The concert, conducted by maestro Gilbert Levine and co-sponsored by the pontifical councils for the Promotion of Christian Unity and for Interreligious Dialogue, includes choirs from Ankara, Turkey; London; Krakow, Poland; and Pittsburgh, Pennsylvania.
In addition, Ambassador Nicholson is reissuing a new edition of his book published with 30 Giorni magazine, "The United States and the Holy See, The Long Road," which will contain new introductions by U.S. Secretary of State Colin Powell and the Vatican's former secretary for relations with states, Cardinal Jean-Louis Tauran.
An Italian translation of Powell's introduction will be printed in this month's edition of 30 Giorni.
The U.S. Embassy will be sponsoring a series of conferences throughout the year on topics such as trafficking in people, genetically modified foods and religious liberty.
Finally, the embassy will sponsor a conference later this year on new international legal approaches to terrorism.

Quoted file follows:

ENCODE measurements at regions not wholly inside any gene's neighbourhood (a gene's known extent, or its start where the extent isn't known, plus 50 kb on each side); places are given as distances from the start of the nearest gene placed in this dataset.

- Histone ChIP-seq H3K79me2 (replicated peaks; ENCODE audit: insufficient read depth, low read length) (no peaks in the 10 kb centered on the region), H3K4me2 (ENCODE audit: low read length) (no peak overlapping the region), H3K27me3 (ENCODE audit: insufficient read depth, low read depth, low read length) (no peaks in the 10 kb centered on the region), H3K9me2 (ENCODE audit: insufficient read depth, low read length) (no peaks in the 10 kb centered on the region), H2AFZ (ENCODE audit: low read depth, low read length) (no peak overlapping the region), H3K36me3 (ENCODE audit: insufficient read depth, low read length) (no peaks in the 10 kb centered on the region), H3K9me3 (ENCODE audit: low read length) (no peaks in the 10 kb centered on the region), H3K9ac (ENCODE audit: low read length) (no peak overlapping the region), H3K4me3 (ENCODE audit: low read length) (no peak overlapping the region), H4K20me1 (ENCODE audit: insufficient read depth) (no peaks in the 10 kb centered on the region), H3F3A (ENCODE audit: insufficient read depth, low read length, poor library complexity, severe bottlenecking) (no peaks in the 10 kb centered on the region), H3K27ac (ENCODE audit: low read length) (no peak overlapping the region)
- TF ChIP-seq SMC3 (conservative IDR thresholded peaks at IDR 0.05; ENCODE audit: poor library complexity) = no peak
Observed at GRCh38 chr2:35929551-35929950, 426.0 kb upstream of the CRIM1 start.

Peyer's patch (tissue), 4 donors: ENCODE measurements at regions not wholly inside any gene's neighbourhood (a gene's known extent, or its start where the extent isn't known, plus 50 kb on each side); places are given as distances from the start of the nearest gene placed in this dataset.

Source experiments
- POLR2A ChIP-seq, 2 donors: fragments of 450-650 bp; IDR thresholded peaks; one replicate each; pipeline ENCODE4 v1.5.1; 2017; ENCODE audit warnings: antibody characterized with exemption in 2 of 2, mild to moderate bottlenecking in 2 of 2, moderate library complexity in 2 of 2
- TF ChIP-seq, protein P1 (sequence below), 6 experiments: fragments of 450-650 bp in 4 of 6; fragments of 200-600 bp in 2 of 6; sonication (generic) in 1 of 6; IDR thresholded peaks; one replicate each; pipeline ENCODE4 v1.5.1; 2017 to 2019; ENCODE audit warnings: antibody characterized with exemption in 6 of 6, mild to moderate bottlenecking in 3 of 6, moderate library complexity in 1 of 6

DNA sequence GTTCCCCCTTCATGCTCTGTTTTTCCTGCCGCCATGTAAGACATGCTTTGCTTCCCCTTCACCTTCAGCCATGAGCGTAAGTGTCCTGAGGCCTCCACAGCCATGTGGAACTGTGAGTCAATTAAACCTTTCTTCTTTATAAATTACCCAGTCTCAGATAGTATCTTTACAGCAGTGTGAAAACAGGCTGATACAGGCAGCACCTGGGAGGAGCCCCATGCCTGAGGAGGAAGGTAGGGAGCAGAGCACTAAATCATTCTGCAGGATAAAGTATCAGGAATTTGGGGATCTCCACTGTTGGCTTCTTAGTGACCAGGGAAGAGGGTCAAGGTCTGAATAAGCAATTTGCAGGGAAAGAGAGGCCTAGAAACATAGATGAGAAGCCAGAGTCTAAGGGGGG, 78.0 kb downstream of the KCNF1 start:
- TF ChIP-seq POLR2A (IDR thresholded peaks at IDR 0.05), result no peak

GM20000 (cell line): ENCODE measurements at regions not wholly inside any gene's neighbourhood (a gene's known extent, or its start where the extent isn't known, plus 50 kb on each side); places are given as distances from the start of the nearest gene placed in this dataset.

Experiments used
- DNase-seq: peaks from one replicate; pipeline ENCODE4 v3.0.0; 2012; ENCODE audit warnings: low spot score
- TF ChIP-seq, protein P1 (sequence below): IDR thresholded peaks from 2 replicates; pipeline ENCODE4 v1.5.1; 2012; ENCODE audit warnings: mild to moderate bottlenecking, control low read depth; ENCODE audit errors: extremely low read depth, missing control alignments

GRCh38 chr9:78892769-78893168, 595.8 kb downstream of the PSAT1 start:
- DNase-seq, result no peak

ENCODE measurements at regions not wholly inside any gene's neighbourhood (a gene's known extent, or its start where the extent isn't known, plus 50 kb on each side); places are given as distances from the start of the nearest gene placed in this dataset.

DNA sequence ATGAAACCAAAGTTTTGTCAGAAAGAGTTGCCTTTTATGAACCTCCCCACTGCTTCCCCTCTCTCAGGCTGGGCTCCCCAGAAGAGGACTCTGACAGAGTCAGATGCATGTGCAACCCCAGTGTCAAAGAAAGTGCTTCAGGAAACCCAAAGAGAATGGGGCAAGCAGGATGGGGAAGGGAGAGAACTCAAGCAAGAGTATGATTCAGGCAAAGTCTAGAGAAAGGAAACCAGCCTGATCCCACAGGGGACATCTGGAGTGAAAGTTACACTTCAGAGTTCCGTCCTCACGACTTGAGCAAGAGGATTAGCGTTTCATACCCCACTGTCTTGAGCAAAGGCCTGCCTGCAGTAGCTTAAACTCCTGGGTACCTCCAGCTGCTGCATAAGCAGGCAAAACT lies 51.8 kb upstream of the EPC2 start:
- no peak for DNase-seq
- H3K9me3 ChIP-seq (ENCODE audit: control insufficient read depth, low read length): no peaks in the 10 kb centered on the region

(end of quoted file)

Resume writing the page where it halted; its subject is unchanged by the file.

"Picking up on a challenge which the Pope has put out there, in his World Day of Peace message," said Nicholson, "and one that we've been pondering here, as has our government, on what new legal instruments are needed to deal with this new phenomenon of stateless terrorism."
"It has been a long time since Augustine and Aquinas really dealt with this stuff," said the ambassador. "And the world has really changed, weapons have changed, means of wreaking destruction have changed in their lethalness and their speed and we have to still keep going to those old moral tests."
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Readers may contact Delia Gallagher at firstname.lastname@example.org.